Marines

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Marines from 2nd Battalion, 23rd Marine Regiment, 4th Marine Division, Marine Forces Reserve, shoot in a pistol competion during the Western Division Matches aboard Camp Pendleton, Calif., March 4, 2016. The Western Division Matches are part of a Marine Corps wide competition designed for self-improvement in marksmanship in order to improve Marines’ combat readiness. The winners of each regional competition will go to compete in the national match held aboard Camp Lejeune, N.C

Photo by Courtesy Photo

Shooting for the Gold

14 Mar 2016 | Cpl. Ian Leones Marine Corps Forces Reserves

Marines with 2nd Battalion, 23rd Marine Regiment, 4th Marine Division, Marine Forces Reserve, received medals during the Western Division Matches aboard Camp Pendleton, California, March 4, 2016.

Staff Sgt. Justin L. Santiago, communications maintenance chief with Headquarters and Services Co., 2/23, received the gold medal for the rifle competition and a bronze medal for the pistol competition, and Cpl. Alvin H. Mei, an electro-optical ordnance repairer with H and S Co., received a gold medal for the pistol competition.

"I wasn't really expecting to win," said Mei. "I just wanted a chance to come out here, learn from the best shooters in the Marine Corps, and have fun.”

The Western Division Matches are part of a Marine Corps wide program designed to stimulate Marines’ interests and desires for self-improvement in marksmanship, and to enhance proficiency within the Marine Corps in the use of individual small arms through advanced marksmanship training and competition. Participants received a two week training course that fulfills annual rifle and pistol qualification requirements.

“Training for the division matches consists of a lot of snap-in and classes, similar to annual rifle and pistol training, but more in depth,” said Santiago. “We learned the division match course of fire for rifle and pistol the first week and we shot those every day in order to prepare for the competition.”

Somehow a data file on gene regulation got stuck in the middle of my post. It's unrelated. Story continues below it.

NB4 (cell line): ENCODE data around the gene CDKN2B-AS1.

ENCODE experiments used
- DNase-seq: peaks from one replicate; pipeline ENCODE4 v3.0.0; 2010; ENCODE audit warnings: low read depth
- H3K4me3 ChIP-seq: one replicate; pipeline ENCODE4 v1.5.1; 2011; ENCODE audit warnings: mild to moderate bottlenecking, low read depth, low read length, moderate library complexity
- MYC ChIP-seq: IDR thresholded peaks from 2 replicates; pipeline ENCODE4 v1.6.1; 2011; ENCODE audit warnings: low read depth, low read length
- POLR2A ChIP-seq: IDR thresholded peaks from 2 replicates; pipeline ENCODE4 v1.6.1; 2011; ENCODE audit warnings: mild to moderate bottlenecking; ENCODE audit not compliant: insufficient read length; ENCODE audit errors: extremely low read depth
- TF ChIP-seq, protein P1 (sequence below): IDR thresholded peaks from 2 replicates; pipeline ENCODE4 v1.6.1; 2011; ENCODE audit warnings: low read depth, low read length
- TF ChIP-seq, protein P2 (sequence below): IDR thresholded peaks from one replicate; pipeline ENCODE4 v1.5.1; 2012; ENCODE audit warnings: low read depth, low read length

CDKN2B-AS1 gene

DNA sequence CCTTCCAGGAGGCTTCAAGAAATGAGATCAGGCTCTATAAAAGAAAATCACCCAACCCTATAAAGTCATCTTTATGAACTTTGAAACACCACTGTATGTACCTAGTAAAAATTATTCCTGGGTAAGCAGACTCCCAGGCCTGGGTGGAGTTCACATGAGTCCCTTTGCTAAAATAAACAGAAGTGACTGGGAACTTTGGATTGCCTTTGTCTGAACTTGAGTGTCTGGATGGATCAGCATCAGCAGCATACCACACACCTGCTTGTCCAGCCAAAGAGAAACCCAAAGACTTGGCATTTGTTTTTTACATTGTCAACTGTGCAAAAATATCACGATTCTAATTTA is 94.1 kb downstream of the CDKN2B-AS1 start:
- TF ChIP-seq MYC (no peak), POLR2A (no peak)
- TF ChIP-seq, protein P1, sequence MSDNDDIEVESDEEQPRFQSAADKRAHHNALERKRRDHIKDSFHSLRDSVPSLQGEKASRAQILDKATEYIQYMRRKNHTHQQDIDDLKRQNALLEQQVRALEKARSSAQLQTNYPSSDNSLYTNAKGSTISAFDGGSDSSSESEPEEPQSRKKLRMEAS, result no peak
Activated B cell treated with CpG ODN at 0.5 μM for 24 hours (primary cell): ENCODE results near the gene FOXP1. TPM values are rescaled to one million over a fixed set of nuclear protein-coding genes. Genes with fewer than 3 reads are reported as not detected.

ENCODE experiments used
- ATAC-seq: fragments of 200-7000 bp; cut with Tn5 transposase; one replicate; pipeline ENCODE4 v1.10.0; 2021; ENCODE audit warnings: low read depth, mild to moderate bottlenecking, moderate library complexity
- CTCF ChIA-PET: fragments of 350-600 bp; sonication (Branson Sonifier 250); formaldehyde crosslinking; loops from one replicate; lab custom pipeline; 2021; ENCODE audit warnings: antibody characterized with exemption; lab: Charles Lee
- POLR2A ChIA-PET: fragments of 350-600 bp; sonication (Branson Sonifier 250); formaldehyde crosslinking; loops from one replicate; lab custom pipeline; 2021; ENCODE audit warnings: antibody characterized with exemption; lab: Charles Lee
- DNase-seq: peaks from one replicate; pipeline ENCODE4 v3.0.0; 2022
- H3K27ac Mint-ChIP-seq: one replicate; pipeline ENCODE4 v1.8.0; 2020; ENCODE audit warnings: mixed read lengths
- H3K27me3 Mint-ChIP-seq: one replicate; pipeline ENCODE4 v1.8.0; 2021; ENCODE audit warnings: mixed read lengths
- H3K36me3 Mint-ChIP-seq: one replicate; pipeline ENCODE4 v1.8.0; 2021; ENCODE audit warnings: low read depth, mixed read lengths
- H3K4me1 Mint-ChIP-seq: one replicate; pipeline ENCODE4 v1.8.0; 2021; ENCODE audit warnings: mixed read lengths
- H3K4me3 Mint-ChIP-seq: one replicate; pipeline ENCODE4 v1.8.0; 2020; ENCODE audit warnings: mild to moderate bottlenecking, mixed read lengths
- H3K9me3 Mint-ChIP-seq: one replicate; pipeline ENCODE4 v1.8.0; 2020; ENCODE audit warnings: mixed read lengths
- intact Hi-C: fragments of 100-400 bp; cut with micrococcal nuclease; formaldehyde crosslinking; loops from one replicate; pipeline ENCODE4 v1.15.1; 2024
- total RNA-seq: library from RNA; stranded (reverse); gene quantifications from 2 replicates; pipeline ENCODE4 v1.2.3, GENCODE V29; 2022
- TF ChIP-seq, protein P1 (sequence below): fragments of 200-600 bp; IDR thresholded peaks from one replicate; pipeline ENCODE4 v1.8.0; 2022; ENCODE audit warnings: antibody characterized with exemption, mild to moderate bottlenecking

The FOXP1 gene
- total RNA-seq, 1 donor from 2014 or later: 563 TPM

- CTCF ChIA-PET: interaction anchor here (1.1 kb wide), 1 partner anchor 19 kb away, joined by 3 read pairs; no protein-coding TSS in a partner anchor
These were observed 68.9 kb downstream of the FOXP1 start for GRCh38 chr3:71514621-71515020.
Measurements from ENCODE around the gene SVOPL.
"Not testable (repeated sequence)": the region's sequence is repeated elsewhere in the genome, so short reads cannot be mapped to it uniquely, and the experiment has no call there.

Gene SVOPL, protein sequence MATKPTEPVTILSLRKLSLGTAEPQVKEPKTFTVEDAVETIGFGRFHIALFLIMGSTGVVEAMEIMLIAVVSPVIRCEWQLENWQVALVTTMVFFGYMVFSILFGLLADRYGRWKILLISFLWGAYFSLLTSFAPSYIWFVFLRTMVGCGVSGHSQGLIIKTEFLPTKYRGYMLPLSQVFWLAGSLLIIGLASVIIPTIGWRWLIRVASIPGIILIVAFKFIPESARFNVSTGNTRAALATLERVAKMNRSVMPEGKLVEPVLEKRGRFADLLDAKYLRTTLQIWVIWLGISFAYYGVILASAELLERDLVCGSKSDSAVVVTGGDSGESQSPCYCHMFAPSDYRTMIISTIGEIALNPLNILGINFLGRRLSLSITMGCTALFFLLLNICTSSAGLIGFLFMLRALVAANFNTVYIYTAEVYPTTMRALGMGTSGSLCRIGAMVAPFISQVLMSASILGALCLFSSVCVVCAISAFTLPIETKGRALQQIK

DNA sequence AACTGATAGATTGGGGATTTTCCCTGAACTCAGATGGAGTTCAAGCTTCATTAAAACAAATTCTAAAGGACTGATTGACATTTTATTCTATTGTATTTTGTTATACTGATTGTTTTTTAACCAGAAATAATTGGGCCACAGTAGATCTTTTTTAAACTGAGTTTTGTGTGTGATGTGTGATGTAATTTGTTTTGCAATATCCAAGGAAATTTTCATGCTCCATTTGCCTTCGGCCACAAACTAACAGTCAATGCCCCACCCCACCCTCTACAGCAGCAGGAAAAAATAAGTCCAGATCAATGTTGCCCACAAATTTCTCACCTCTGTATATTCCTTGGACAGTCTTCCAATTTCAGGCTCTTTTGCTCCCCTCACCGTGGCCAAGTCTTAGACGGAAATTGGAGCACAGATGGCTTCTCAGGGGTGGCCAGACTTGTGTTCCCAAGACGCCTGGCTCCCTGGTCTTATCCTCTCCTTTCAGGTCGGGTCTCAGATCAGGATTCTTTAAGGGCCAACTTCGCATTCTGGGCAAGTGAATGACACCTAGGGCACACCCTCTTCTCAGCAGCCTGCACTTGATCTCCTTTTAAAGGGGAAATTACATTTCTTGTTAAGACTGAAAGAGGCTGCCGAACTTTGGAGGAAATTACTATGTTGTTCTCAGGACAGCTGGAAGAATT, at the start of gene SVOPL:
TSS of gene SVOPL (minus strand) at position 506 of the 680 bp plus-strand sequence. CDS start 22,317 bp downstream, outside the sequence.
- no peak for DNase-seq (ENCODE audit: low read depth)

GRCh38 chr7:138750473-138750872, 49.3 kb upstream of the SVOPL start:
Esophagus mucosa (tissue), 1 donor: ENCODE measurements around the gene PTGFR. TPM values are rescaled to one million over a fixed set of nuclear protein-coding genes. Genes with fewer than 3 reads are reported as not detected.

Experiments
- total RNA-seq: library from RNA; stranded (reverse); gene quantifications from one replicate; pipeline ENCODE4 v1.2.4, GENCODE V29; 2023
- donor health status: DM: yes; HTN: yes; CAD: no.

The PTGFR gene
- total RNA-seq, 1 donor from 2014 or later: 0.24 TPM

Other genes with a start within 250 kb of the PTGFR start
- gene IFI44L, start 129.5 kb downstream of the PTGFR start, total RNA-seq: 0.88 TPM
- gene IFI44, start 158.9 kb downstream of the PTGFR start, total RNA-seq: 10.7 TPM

After the first week of classroom instruction, live-fire training and preliminary matches, the shooters moved directly into a second week of rifle, pistol and team competitions.

"The top 10 percent from every competition will earn medals,” said Santiago. “After that, units get to choose their top shooters to represent them come team day."

These matches provide world-class instruction from members of the Marine Corps shooting team. Participating Marines receive a unique training opportunity that they wouldn’t be able to receive through their annual training requirements.

"I learned how to shoot one-handed," said Mei. "I had never shot like this before, so it did teach me a lot. Especially with the time limits and the rapid fire, it taught me to pace my shots and focus a little bit more on the sight-picture process."

With 38 training days a year, it is difficult for Reserve Marines to match the training time of their active duty counterparts, so they must make every training opportunity count.

“The Marines’ performance speaks to their professionalism and dedication toward doing a good job,” said Maj. Andrew Orth, the assistant operations officer for H and S Co. “They spent a fair bit of time prior to the competition going through the combat marksmanship coaches and trainer courses. That dedication to training is what really got these Marines this far.”

With the accomplishment of medaling in these matches, the Marines will go on to compete in the Marine Corps Championship program held at Camp Lejeune.


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